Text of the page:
Why Do You Need a Light Metre for Photography?
Getting the right exposure is the basic priority in creating a good photograph. Nowadays, there are so many cameras that make this basic choice. So you just have to decide whether your camera needs adjustments or not to get the desired result. Every camera has an essential item known as a light metre to set the exposures.
It is a creative choice that you must control smartly to get aesthetic quality. Let's explore more about it!
What is a Light Metre?
A light metre is a device that measures the intensity of light falling on the subject or reflected by a subject. In addition, it indicates the most beneficial shutter speed and aperture for the given subject. These light metres are usually handheld or built into cameras.
Why Use Light Metre for Photography?
Usually, light Metres are helpful where subject lighting conditions are difficult or fark. Also, some light metres can measure flashlights. Film cameras have a built-in exposure metre, so they measure an average of the photographed scene. Generally, this method gives good results. But shooting in complicated lighting can lead to automatic adjustments resulting in over or under-compensation of exposure. A light metre can help you overcome this situation in two ways:
Reflective readings give accurate results that closely resemble the camera’s metre. They measure light reflected from the subject. It means if the metering sensor points at dark or snow areas, similar exposure issues will occur for a camera with a built-in metre.
You can take an incident light reading to overcome over and under-adjustment compensation. It is because the metre measures the light falling on the subject, not the subject's reflective qualities.
How Do You Metre Photography?
Nowadays, most cameras use the TTL(through the lens) metring process. First, the camera examines the light coming through the lens and evaluates the scene’s brightness. Then, the metre indicates the optimal exposure settings. Generally, the light metre aims to make the average middle grey scene.
So, if you are photographing a tree, the camera’s metre will measure the light reflecting off the tree. Then, it will determine the shutter speed, aperture and ISO combination, making the scene 18% grey. Also, it automatically selects the settings depending on the camera mode.
If you use the Auto mode, the camera will do measuring and choose settings for optimal exposure. Next, if you use Aperture Priority mode, you can select the ISO; then the camera will choose the shutter speed producing an 18% grey result. Last, if you use a Manual mode, the camera will indicate ideal settings by using the exposure bar at the bottom of the viewfinder.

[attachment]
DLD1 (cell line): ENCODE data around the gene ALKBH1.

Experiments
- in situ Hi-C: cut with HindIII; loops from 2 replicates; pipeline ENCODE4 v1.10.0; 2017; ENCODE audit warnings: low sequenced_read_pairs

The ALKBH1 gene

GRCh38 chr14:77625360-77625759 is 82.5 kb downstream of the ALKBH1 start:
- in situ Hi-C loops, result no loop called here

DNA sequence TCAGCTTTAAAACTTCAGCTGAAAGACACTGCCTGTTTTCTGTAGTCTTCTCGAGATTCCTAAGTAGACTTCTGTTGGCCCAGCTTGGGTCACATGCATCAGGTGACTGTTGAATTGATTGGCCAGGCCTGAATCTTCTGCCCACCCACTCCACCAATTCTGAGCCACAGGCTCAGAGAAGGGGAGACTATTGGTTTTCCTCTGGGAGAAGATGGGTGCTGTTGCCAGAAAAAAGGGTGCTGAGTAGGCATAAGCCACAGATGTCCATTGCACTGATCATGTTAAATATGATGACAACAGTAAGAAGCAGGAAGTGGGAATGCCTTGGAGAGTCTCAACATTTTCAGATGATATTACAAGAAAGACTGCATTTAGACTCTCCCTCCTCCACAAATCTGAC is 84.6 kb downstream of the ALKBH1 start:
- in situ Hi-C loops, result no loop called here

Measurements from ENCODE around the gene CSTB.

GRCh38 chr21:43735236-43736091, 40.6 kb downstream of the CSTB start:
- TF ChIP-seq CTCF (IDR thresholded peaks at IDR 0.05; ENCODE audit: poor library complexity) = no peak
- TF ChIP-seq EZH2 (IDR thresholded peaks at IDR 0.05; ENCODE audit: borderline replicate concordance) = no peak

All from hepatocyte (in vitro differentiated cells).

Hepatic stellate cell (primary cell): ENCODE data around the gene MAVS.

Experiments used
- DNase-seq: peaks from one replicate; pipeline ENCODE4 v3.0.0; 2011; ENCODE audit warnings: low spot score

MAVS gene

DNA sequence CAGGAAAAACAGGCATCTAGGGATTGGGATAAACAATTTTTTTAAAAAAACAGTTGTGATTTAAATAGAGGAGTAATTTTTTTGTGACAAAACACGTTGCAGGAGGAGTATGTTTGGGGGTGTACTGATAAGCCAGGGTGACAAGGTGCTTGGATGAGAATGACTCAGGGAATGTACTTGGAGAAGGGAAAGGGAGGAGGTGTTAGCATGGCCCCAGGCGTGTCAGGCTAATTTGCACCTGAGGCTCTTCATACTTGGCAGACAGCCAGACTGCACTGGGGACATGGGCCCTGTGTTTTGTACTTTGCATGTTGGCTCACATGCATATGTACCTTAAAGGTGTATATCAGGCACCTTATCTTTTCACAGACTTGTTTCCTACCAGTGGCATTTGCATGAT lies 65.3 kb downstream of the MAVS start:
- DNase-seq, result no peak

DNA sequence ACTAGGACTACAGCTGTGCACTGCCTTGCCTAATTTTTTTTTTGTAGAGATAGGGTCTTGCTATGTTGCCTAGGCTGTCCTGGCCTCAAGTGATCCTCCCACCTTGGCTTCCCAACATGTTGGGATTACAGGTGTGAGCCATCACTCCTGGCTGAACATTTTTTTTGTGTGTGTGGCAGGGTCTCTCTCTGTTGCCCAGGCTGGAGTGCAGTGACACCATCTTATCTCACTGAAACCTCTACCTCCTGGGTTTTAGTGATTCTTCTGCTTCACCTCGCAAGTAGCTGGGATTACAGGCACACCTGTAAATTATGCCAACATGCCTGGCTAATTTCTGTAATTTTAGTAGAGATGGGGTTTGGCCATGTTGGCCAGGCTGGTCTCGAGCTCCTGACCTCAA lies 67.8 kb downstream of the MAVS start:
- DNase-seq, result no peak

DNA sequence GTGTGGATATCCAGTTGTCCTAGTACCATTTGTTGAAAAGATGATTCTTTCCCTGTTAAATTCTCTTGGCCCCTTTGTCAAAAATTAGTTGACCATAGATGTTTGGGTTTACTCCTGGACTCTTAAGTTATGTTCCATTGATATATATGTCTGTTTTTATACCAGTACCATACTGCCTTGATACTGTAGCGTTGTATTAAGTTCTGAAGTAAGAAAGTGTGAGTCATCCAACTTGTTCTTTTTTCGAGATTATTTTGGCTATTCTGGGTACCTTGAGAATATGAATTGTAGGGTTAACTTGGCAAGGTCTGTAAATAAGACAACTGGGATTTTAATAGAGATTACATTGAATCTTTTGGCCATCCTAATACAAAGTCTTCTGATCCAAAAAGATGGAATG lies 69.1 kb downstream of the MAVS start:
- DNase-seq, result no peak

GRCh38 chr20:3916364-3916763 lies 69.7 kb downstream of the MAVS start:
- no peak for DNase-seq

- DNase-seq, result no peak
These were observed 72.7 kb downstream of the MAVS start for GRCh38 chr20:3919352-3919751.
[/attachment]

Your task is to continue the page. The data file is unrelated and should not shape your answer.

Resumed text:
How Do You Use a Light Metre for Flash Photography?
If you do not have the remote triggering capability, use an off-camera remote flash cord. It would be best not to use on camera hot shoe flash as it produces flat, harsh lighting. But if you want to simplify this exercise, you can use a hot shoe flash mounted on the camera. It will be slightly off centre if your camera is in portrait mode.
Set your handheld light metre to the "incident" mode and exposure on the "flash non-cord" setting to read the flash exposure. It determines the light falling on the subject when you fire a flash. If you use a remote trigger, the next step is quite easy. If not, get someone's assistance for the next reading. Finally, position the light metre so the dome points to the camera and flash fires.
How Do You Use a DSLR Light Metre?
When you work in manual mode, your camera still helps you to select the best settings. You can see DSLR’s metre in action by viewing inside the viewfinder. You will notice dashed lines or bars toggling from left to right with a zero marker, indicating the centre. You can also see the light metre on digital information behind the camera.
The easiest way is to practice aiming the camera at various light sources to check the light metre shift. When you aim the camera at a brightly lit area, you will notice lines shift to the positive side, indicating the current settings. Unfortunately, it allows excessive light to enter, resulting in an overexposed photo.
If you point your camera towards a lower light scene, it will cause the indicator to shift towards the negative end. So, it prompts you to set the aperture to let more light in. It would be best to keep an eye on the metre when you adjust the settings. It will give you first-hand insight into each setting affecting the exposure individually.
Most photographers neglect using a dedicated light metre. Yet they can produce incredibly useful pieces, especially when shooting subjects that stray from tonal averages. For some situations, the built-in camera metre is perfectly adequate.
Moreover, if you know how to compensate for the dark and light tones, you can adjust the camera’s metre reading. It helps to capture perfect exposures. But if you mostly photograph difficult scenes, use a dedicated light metre. It can ensure gorgeous exposures every time you take a shot.